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Dementia describes a cluster of symptoms, rather than a particular disease. Generally, a person with dementia lives with symptoms that affect intellectual and social abilities to a degree that they interfere with daily life. Although Alzheimer’s disease is the most common cause of progressive dementia, the source of the symptoms can be from a variety of conditions. Some types of dementia cannot be completely cured, while others are caused by reversible or treatable conditions.
Although memory loss is the most common symptom associated with dementia, this symptom alone does not indicate dementia. The problems must involve at least two brain functions to qualify as dementia. Other symptoms of dementia include, but are not limited to, difficulty communicating; inability to learn and remember new things; problems with organization and planning; trouble with coordination and motor skills; changes in personality; inappropriate behavior; paranoia; hallucinations; and agitation. It is important to see or take a loved one to see a doctor if these symptoms are present. Early detection can give you time to plan for the future and to alleviate and possibly reverse symptoms.
Causes of dementia are often divided into two categories: conditions that are progressive, or that worsen over time, and those that can be reversed.
Among the progressive dementias are Alzheimer’s disease, caused by neuron damage resulting from a defective gene; Lewy body dementia, caused by clumps of protein in the brain; vascular dementia, caused by brain damage due to problems with arteries to the brain and heart; and frontotemporal dementia, cause by degeneration of nerve cells in the brain.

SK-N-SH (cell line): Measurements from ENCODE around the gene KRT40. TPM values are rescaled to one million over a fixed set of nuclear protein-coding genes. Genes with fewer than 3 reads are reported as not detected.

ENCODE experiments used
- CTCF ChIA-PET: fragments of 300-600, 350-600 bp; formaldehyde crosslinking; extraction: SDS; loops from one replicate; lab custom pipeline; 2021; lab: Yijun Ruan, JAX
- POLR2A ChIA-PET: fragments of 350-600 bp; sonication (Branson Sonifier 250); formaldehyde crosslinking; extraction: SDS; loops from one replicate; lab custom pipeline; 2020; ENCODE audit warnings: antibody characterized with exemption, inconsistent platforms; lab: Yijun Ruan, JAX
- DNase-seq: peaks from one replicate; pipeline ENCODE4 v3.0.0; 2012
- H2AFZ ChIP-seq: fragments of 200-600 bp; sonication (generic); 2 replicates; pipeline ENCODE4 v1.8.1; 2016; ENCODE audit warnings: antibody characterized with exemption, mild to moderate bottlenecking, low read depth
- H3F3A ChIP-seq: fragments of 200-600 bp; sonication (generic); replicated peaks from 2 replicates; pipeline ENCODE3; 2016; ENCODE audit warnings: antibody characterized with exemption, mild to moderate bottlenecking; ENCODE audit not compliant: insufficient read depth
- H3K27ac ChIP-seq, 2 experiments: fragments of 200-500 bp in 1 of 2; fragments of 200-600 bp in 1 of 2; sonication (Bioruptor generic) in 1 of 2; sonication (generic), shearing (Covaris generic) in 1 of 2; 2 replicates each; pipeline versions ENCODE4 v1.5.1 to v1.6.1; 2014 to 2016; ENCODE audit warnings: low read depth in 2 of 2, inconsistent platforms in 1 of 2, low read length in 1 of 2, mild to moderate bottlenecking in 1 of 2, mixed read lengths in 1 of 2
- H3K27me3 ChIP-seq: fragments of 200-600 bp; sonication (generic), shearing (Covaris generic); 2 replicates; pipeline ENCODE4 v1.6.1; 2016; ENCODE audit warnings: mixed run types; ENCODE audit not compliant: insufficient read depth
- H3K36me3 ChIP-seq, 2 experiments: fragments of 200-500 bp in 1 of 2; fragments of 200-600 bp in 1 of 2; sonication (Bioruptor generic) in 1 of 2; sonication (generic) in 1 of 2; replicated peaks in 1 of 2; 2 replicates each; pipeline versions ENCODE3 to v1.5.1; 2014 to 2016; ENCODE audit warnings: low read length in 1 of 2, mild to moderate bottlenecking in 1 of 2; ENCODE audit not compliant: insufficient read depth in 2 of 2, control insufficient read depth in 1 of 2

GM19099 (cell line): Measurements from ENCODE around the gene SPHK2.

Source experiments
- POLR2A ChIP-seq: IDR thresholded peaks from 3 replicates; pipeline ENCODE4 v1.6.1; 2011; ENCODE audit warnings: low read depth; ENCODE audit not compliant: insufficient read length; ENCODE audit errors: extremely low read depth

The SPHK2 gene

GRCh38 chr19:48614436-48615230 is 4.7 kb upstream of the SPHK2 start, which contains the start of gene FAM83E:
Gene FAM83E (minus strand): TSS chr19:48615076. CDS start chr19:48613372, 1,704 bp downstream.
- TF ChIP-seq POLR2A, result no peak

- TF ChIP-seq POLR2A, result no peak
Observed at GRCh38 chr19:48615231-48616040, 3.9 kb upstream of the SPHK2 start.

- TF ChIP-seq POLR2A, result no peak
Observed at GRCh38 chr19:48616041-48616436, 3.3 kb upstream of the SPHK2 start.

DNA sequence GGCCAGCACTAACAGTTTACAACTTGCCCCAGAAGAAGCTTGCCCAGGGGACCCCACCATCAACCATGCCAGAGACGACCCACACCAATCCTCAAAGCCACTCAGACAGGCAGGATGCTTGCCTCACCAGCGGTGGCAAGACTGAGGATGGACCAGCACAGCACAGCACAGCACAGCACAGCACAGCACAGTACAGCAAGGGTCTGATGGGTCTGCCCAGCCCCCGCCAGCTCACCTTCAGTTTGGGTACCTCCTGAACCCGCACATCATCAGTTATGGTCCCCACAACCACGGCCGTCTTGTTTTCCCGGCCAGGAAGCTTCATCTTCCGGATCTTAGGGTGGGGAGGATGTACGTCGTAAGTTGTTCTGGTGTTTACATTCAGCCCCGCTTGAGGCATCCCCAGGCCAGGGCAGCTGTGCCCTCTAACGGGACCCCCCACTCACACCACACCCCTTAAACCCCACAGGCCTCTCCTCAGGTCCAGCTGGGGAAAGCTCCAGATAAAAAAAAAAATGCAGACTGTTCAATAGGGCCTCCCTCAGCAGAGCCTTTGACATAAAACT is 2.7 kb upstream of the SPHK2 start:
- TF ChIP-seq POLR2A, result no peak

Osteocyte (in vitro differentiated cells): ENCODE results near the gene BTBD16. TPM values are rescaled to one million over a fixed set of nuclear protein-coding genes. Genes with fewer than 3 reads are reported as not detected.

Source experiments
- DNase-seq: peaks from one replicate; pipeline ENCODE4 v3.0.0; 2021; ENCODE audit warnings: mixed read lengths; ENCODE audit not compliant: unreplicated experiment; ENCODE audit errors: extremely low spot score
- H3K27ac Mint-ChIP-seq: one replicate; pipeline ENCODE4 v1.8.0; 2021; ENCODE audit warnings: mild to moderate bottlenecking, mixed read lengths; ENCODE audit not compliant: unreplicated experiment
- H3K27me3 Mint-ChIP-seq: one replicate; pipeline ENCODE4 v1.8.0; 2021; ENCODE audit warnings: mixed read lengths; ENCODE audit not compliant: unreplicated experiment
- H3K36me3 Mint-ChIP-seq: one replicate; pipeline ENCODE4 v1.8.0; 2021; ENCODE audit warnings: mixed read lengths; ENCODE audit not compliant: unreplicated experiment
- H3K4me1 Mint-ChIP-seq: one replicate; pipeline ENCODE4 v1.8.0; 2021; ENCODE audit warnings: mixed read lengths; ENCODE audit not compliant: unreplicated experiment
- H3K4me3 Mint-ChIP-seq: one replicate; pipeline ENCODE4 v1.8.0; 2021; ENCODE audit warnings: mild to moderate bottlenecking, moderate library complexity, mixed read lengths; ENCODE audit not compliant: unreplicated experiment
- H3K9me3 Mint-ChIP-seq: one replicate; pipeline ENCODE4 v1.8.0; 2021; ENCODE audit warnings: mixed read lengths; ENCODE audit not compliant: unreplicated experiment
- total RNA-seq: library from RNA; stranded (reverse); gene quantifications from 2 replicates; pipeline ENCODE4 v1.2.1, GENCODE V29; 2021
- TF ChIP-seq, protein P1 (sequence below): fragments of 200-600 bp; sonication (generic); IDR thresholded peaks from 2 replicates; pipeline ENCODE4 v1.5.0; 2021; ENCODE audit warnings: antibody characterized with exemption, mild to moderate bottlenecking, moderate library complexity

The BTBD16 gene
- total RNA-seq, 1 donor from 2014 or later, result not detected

Reversible dementia can be caused by the following: infections and immune disorders; metabolic problems and endocrine abnormalities; nutritional deficiencies; reactions to medications; subdural hematomas; poisoning; brain tumors; anoxia; and heart and lung problems.
Other conditions which can lead to dementia are Parkinson’s disease, multiple sclerosis, Huntington’s disease, Pick’s disease, and progressive supranuclear palsy.
There are many risk factors that can lead or increase the likelihood of dementia, some that can’t be changed and others that can. Among risk factors that cannot be changed are increasing age, family history, and Down syndrome. Risk factors that you can change--whether by change in behavior or use of medication--are alcohol use, atherosclerosis (plaques on artery walls), blood pressure, cholesterol, depression, diabetes, high estrogen levels, homocysteine blood levels, and smoking.
Besides treating the conditions that cause dementia, there are some medications that can control the behavior associated with dementia and slow the rate of progressive dementia. Those medication types that can alleviate behavior issues include anti-psychotics, mood stabilizers, serotonin-affecting drugs, and stimulants.
An additional aid to someone with dementia is to wear medical ID jewelry, like a medical ID bracelet, medical alert pendant, medical ID charm, or medical ID necklace. A medical ID can prove invaluable in the case that a person with dementia gets lost, forgets their personal and medical information, or is exhibiting behavior that might otherwise be perceived negatively.
In summary, dementia encompasses a wide array of symptoms with a wide array of causes, some preventable or reversible and others not. Whatever the case, it is important to see a doctor at the earliest signs of dementia so that symptoms can be treated and a plan for the future, if necessary, can be put in place.